OTOH – Mr. Bader is a tried and true spokesperson for Conservatives. He says what they love to hear and it’s not like Conservatives already hated public education and “leftist” teachers even before the pandemic. Virtual just became another spear to throw.

        But I do give them credit. Conservatives today are not exactly shy about their complaints! I don’t think they’re gaining many new recruits even from folks not happy with virtual. The last thing they’re gonna do is elect Conservatives to run public education!


      • It doesn’t make any sense to me either Mr. Dick. As Waylon Jennings once said “I Don’t Think Hank Done It this Way”.

    • Virtual learning, as it is practiced in Virginia K-12 public schools, is a show alright. A **** show. But it seems that the majority of teachers in districts with all virtual “learning” just don’t care.

      As an aside …. given that no science was used to justify closing in-person learning, what manner of liberal alchemy will justify reopening? Wait for a vaccine?

  7. James Wyatt Whitehead V

    I have been wondering where Mr. Bader has been. I miss you. I say Mr. Bacon ought to make him the Honorable Lord Fairfax the 15th. The Honorable Lord Fairfax the 14th will be endorsing “His Excellency, Lt. Governor of the Commonwealth of Virginia, Justin Fairfax”, one day this week.

  8. Fairfax the 15th? Louis the 16th is fitting, and only gently used.

  9. If you missed NOVA this week, you should google “CRISPR” and enjoy the read. I suggest you put aside thoughts of “Brave New World”, albeit apropos, and think about the process described in natural occurrence.

    Then, read this:

    We really are not from our parents, but through them.

    • Go on… why are you espousing real science..from real scientific sources here? blogger science only, please.

      • You mean like the science behind Northam’s school reopening guidelines. Guidelines which Fairfax County schools could meet. Inconvenient science isn’t science I guess. Typical liberal hypocrisy.

    • I think this could imply COVID susceptibility due to DNA structure, whereas the DNA structure is conceivably influenced by past viruses in society. Analogy, but perhaps not so good one, but native Americans being so sensitive to diseases from the first settlers.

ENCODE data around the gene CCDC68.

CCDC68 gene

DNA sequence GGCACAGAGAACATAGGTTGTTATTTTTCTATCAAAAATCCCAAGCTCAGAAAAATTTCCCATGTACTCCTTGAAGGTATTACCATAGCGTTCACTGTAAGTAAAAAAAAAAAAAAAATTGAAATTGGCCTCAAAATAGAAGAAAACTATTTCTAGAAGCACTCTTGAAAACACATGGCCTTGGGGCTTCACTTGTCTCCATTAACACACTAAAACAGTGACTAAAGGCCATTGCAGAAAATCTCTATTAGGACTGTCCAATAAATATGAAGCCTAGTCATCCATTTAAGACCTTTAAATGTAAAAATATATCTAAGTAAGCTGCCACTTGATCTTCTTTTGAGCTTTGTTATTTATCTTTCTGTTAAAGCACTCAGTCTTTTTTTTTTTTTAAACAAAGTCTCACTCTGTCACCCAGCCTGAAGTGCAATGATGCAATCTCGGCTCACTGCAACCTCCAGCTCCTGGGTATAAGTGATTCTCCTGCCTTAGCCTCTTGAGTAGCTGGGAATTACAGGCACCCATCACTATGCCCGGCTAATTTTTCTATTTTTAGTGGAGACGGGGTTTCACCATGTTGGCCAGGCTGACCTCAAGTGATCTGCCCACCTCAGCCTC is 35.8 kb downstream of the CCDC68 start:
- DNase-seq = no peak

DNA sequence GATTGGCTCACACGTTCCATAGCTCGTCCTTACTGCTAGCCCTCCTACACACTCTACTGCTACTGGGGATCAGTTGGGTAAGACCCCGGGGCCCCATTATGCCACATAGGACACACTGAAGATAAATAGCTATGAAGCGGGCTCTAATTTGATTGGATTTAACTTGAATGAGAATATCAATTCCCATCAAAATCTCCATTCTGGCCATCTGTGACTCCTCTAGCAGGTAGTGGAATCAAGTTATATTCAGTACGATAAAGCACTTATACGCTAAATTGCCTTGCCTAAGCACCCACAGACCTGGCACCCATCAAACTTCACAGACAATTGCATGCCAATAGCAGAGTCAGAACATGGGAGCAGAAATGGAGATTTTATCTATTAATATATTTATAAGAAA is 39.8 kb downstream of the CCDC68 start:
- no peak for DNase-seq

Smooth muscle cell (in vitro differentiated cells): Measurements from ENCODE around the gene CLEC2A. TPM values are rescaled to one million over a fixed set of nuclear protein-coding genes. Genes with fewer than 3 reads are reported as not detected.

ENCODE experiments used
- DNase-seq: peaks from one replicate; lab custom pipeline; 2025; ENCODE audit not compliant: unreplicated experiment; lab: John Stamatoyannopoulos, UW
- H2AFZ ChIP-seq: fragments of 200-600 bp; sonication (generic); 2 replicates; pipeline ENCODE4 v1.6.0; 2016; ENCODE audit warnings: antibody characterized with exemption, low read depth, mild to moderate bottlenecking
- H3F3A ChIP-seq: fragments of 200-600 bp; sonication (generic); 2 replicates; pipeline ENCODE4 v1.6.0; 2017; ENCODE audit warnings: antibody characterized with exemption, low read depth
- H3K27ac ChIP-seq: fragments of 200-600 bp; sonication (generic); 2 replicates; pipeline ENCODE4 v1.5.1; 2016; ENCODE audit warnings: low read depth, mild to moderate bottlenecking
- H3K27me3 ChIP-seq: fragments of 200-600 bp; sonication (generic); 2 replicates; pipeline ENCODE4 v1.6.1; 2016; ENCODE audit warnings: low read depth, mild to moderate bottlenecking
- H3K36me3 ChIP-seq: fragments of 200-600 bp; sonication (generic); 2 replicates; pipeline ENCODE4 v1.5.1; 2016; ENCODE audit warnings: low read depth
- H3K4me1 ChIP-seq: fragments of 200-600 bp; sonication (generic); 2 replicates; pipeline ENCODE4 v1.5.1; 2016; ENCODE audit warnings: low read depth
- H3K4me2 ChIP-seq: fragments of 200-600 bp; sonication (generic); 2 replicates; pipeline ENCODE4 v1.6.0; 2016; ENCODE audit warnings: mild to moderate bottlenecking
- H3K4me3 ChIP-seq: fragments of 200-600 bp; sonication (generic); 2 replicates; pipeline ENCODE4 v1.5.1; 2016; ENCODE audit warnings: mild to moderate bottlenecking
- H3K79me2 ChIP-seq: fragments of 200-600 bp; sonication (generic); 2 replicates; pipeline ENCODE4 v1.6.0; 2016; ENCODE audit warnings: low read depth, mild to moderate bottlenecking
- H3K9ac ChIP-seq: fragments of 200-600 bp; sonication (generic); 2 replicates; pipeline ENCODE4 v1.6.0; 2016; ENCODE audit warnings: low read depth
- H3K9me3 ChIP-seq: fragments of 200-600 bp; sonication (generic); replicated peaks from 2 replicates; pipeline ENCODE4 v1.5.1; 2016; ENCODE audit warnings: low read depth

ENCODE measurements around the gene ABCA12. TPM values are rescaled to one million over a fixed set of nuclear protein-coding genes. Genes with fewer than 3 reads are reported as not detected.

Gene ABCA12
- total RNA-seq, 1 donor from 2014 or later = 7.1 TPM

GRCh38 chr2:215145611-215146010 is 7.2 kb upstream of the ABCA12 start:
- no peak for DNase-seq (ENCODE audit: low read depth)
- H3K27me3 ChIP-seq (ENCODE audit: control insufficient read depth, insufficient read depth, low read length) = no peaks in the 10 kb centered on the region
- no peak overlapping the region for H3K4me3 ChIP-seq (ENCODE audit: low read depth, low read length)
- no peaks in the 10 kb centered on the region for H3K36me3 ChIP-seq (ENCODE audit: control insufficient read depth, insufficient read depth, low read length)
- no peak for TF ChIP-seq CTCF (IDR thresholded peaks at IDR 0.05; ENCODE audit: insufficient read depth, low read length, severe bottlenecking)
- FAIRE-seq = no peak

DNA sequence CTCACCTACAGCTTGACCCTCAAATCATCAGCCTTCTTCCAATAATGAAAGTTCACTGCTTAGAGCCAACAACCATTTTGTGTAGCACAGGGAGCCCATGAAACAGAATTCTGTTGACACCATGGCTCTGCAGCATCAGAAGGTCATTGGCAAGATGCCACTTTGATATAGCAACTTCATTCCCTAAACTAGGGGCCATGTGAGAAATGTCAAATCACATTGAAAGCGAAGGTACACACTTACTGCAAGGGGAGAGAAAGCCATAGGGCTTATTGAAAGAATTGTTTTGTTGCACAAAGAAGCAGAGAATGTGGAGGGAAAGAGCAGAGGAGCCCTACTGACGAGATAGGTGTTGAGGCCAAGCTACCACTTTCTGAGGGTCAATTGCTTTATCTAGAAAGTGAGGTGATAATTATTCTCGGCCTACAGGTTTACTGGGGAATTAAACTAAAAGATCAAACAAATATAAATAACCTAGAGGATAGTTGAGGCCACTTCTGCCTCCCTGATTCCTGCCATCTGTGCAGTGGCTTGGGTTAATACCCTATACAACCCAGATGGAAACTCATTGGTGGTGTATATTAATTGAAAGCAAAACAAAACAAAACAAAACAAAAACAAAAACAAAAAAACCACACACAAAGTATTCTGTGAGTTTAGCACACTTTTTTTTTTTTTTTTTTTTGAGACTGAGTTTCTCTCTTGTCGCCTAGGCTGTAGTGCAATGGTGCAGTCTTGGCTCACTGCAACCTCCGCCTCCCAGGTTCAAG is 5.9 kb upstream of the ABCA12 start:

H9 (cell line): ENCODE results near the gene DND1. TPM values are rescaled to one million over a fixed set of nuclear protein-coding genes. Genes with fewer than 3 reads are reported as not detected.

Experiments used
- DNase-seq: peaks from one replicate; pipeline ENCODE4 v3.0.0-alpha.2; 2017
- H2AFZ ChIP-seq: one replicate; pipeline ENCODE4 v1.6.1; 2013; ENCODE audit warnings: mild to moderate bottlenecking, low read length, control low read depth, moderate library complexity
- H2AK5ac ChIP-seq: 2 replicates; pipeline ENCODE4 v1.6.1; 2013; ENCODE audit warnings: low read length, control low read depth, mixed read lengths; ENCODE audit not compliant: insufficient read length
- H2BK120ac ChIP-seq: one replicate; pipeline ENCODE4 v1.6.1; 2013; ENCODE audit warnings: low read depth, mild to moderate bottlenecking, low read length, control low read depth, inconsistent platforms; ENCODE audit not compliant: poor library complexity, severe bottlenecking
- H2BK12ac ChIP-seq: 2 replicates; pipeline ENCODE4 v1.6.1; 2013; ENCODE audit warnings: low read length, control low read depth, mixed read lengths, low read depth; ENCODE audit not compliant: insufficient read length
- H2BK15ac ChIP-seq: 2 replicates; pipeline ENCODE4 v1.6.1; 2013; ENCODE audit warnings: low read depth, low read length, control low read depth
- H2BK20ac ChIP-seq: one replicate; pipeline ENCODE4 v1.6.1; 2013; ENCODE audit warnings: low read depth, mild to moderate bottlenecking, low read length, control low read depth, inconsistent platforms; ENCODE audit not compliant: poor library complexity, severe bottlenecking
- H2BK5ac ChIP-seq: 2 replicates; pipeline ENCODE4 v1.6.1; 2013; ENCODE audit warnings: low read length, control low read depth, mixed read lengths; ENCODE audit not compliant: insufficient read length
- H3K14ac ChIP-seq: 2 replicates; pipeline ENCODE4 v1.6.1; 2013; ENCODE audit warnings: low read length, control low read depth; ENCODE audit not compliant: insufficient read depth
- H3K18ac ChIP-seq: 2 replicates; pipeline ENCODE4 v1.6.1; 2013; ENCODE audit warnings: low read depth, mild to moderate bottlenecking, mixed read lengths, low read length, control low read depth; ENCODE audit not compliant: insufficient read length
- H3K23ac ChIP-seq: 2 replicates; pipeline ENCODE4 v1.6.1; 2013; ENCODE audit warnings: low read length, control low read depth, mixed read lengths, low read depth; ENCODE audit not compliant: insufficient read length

• It absolutely could, and it could mean that 10s of generations from now, the DNA could provide cell level immunity to COV2.

        Really, you got to watch that NOVA. It even has Putin discussing the possibility of creating the fearless, pain-free perfect soldier.

        With the technology of CRISPR, and the CAS9 protein, it is possible to create whatever suits your need. Eugenics always carried the moral baggage of selective breeding, euthanasia, racial superiority, etc., etc., CRISPR now allows designer animals, plants, and well, people.

        I wish that they had discovered this 55 years ago instead of 5. The next 50 years will be exciting, and I am saddened by the prospect of not seeing the results. Kinda like a power outage in the last 10 minutes while watching “Silence of the Lambs”.

  10. Wastewater testing for COVID19 is becoming a “thing” and now some schools are doing it – for the pipe coming out of the school.

    this is yet another area where those that want the schools open – could advocate FOR instead of against….

    If the critics would advocate FOR testing and safeguarding teachers with co-mormidities, more temporary classroom trailers, etc… things to enable and support opening schools… instead of more stoking of the culture war against public education “leftists”.

    • There is an election in a few weeks. You hope for too much, Larry. The partisans on both sides are in fanatic mode. (But an all-virtual year is a lost year, totally, especially in the lower grades.) In the meantime, watch all the private schools, most of which are conducting in person classes. Some opened before Labor Day and are now two weeks in. By second semester, and when the election is behind us (the voting, not the recounts and lawsuits), an intelligent response will be possible. Well, more possible.

      And I’m with others. Mr. Whitehead — please explain how teachers you mention got put into hock by their students acting out?

      • “…an intelligent response will be possible. Well, more possible.”

        Possibly even more intelligent. But I fear not. When facts are introduced, there is an immediate shock followed by the effort to twist them away.

      • I can’t give you the answer to that. My best guess is that the teachers did not follow the new way of handling virtual discipline (is there such a thing?) by the book.

  11. I like the idea of testing the waste sewage from the school each day and then going from there as to what to do next.

    Perhaps has the potential to partner Colleges like VCU/UVA with K-12 schools.

    I’ve felt all along – if the pro-in-person people were supportive and advocated safety they would have won over more people instead turning it into yet another wedge issue.

    Pure partisan politics. Are any of the anti-teacher folks actually running for school board office promising to purge the leftists or just blathering?

  12. Two of my nieces are school teachers in Minnesota. Both are teaching in person.